How the ‘Clever’ Stuff Happens
As previously mentioned the Marketing Cloud ID Service can be used to facilitate cross-domain and cross-device tracking along with synchronisation of IDs across 1st, 2nd and 3rd party data-sets. Below summarises how it does this:
Not Using ‘Append Visitor ID Helper Function’ – in this instance if an organisation owns several domains and they are all implemented within the Marketing Cloud ID Service using the same Organisation ID then ID synchronisation will be available if the user accepts 3rd party cookies. If a user access both domainA and domainB, when the demdex call is made on domainB it will know the Demdex ID from domainA and as such use this to define the MID.
This is very useful for situation where organisations want to track cross-domain activity but where the use doesn’t commonly move between domains in a single session or there is no gateway domain.
Using ‘Append Visitor ID Helper Function’ – means that the Visitor ID is actually passed in the link through from domainA to domainB. In this instance when the call is made on domainB to demdex the ‘AMCV’ will already be available and as such a new MID will not be required.
This is very useful for situations where organisations move between domains or there is a global gateway domain in use.
There are two ways to do this with the MCID. The first is called ‘Device Co-Op’ which, as it suggests, is a co-operative of organisations using the Adobe Experience Cloud who have opted in to share information anonymously to benefit the wider group. The idea is that if Company A know who a person is on Device A and Device B that this will help Company B understand who the person is on Device A when they only know who they are currently on Device B. It can do this due to ID matching at the Device level and then providing a ‘People’ metric to all members of the Device Co-Operative as well as a ‘Visitor’ metric that is normally device-specific.
The potential pitfall (excluding the likely concerns about privacy) with this method is that it is not 100% accurate and may benefit certain members of the co-operative much more than others. For example, let’s say that a Bank and a Publisher were part of the co-operative. The majority of the Bank customers access the bank on their device in an authenticated state. As such the Device Co-Op service will be able to tie people to devices fairly easily. The publisher on the other hand has very little authentication data but could start to understand people across multiple devices from the data the bank shares with the co-op. In return the bank may get something but it’s unlikely to be much.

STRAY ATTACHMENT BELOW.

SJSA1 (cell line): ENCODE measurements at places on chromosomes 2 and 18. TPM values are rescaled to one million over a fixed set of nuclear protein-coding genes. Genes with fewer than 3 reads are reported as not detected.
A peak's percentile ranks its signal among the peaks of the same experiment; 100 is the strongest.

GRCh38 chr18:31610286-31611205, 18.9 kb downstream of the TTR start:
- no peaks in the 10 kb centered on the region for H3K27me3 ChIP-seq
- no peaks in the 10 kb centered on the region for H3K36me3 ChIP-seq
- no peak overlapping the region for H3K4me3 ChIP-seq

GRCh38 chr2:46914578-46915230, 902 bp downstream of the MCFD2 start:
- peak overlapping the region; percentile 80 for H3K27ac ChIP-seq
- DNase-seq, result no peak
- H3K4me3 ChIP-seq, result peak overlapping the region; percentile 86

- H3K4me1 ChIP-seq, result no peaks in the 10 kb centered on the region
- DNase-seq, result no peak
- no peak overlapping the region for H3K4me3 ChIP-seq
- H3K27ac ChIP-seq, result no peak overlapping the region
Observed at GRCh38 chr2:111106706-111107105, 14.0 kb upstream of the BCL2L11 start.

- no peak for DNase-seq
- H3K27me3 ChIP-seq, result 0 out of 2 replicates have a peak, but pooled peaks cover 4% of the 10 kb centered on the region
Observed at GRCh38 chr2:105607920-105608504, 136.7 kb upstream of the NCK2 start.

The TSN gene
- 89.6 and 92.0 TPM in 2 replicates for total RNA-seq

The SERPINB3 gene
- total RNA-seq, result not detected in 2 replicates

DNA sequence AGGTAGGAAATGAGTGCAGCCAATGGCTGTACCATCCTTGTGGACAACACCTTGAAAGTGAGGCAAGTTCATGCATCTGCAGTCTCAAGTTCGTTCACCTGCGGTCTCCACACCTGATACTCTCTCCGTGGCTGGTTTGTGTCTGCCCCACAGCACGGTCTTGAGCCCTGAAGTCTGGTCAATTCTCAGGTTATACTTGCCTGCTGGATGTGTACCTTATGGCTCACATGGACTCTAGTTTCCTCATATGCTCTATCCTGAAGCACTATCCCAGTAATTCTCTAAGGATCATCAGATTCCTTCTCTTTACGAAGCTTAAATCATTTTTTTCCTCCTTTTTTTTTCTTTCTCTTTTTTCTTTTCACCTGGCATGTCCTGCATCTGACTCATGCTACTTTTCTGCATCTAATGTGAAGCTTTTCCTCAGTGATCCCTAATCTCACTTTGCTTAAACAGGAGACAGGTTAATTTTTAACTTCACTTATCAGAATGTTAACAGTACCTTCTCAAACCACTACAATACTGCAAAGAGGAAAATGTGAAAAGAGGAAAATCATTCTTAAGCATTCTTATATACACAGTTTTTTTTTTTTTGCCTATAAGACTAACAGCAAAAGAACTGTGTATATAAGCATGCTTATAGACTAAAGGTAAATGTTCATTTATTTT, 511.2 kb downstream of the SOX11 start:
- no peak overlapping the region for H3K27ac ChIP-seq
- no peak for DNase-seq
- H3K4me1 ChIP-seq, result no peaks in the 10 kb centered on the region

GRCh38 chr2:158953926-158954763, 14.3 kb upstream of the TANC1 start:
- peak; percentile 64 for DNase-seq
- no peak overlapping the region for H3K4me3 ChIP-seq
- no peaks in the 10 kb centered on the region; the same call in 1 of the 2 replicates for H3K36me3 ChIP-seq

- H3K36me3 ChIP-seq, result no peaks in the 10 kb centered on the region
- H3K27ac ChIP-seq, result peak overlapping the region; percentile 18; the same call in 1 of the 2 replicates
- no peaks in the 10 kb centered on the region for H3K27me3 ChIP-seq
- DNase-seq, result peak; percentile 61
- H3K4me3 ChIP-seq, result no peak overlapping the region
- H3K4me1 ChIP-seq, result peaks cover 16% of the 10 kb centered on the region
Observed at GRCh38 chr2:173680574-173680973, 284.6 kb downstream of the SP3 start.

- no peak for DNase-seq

The second way cross-device tracking can happen is by authentication and ID synchronisation. Authentication is by far the most reliable and robust method for any business to understand cross-device behaviour. When a user authenticates on a device the Marketing Cloud ID service will need to be told the Customer ID and the authentication state. The authentication state can be one of 3 values, Unknown, Authenticated and Logged Out. Unknown is used by default when the authentication state is not provided.
When the Customer ID is provided and the authentication state is also known this will allow Adobe to match Customer IDs to the MCID. The impact this has varies by product as follows:
- Analytics – if the authentication state is ‘Authenticated’ this will mean that hits in this state can be combined despite the MCID likely being different. This does not change the count of Visitors but will allow segments to be created with cross-device behaviour.
- Target – as above this will also allow cross-device personalisation in the situation that a Visitor falls into an Audience that was created via Analytics and then shared with Target OR if a Profile Script was used to isolate a Customer Attribute (see 1st party data-set synchronisation)
- Audience Manager – this provides options to target the Visitor based on whether they are currently authenticated or whether they have been authenticated before, making use of the ‘Logged Out’ authentication state
ID Synchronisation on 1st/2nd Party Data-Sets
There are two method for doing this depending on the tools you have access to from the Marketing Cloud. If you have access to Adobe Analytics then the method used is called Customer Attributes.
The Customer Attributes work in a similar fashion to SAINT text classification but are made available in real-time for tools within the Marketing Cloud such as Audience Manager and Target to make use of for personalisation. Analytics will be able to access the data for performance reporting. Typically this would be used to synchronise a CRM system with the Adobe Experience Cloud so could have data around a customer’s preferences, order history, communication preference etc etc.
The second method is very similar to the first but is managed as a data source via Adobe Audience Manager. This would only be relevant if the Audience Manager product was purchased without Analytics but we feel that the real value with these tools is how they work together is almost perfect harmony.
2nd party data-sets refer to data sets that an organisation would have access to but do not own. The method for ingesting the data is likely exactly the same as the 1st party data-set but could also be done using the 3rd party data-set method if the Customer ID is not the binding method.
ID Synchronisation on 2nd/3rd Party Data-Sets
If the data is anonymous and therefore not directly related to the Customer ID then synchronisation can only happen in the client. This allows the MCID to be connected to a 3rd party data provider by loading an iFrame on the page and calling a URL that redirects to a demdex domain carrying with it the partner IDs.
This is a capability that is only possible with Adobe Audience Manager and is instrumental in building traits to then define segments for profiling ‘look-a-like’ customers for ad targeting.